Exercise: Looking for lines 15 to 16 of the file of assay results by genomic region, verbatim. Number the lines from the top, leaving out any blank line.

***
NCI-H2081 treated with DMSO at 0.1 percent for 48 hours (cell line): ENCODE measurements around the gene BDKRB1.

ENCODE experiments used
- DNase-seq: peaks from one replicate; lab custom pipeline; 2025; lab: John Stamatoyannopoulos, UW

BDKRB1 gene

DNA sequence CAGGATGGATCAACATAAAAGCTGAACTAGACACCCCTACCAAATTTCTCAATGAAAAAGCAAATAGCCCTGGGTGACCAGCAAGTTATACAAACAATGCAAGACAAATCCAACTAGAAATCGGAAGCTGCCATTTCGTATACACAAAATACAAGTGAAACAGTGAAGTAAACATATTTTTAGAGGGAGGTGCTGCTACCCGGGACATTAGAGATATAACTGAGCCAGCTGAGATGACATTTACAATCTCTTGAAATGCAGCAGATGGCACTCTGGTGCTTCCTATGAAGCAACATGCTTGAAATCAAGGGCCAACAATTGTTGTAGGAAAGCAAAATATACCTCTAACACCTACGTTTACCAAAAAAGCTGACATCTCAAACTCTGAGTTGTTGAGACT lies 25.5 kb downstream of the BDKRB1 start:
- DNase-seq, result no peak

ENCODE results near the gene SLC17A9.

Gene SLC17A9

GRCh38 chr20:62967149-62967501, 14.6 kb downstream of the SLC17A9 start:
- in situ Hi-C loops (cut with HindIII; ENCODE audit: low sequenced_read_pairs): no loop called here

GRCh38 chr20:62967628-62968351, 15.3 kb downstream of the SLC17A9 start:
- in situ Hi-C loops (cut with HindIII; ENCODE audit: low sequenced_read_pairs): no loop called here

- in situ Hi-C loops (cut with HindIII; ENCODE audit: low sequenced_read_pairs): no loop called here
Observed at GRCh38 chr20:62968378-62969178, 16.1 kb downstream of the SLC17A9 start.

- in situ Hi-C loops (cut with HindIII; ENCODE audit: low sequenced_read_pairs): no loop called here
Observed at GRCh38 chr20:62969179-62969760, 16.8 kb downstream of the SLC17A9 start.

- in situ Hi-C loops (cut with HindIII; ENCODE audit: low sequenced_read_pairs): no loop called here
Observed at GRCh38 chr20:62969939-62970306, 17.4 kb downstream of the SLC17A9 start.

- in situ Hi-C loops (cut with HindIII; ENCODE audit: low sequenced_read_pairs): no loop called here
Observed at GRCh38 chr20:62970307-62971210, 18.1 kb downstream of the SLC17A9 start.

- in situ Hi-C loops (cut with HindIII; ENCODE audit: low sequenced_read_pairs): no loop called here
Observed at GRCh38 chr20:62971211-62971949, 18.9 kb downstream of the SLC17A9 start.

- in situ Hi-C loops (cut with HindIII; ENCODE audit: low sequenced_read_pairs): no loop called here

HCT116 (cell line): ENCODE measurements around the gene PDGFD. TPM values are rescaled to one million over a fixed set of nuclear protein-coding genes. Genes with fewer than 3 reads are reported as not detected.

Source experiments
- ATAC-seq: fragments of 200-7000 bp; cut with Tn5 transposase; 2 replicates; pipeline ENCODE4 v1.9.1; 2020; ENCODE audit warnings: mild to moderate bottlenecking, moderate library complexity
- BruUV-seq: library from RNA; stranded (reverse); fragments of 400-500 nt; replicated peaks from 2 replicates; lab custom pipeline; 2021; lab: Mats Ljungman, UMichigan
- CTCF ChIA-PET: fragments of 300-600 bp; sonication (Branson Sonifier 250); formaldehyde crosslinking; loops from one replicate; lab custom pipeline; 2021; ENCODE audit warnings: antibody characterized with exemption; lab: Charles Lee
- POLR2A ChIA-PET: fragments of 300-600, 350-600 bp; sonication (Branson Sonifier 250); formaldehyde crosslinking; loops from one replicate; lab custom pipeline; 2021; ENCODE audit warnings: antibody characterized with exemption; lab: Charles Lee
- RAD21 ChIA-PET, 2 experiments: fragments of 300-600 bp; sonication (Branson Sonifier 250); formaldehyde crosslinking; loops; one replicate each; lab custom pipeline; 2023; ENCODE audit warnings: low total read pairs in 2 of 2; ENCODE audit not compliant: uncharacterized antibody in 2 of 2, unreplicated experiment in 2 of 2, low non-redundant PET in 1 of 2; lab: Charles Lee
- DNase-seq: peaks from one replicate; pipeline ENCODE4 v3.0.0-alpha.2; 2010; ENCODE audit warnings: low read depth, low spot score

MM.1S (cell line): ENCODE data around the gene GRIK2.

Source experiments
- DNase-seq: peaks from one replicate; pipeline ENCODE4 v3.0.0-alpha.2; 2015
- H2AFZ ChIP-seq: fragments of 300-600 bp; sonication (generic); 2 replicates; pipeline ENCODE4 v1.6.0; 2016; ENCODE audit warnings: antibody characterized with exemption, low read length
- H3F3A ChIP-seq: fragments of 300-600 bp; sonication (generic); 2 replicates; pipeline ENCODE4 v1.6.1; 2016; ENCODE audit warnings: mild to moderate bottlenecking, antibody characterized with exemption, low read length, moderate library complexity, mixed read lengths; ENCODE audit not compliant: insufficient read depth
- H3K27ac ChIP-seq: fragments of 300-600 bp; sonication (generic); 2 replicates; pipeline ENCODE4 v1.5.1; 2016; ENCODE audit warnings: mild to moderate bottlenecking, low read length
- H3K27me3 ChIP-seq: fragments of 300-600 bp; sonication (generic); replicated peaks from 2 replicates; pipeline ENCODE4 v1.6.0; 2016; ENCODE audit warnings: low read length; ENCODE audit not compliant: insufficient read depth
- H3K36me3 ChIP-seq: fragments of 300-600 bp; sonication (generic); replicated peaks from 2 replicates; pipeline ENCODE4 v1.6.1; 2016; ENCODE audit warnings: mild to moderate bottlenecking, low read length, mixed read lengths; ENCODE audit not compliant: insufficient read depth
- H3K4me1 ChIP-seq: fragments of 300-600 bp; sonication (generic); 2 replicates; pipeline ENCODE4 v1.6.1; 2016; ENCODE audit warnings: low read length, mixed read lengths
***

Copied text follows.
- in situ Hi-C loops (cut with HindIII; ENCODE audit: low sequenced_read_pairs): no loop called here
Observed at GRCh38 chr20:62969179-62969760, 16.8 kb downstream of the SLC17A9 start.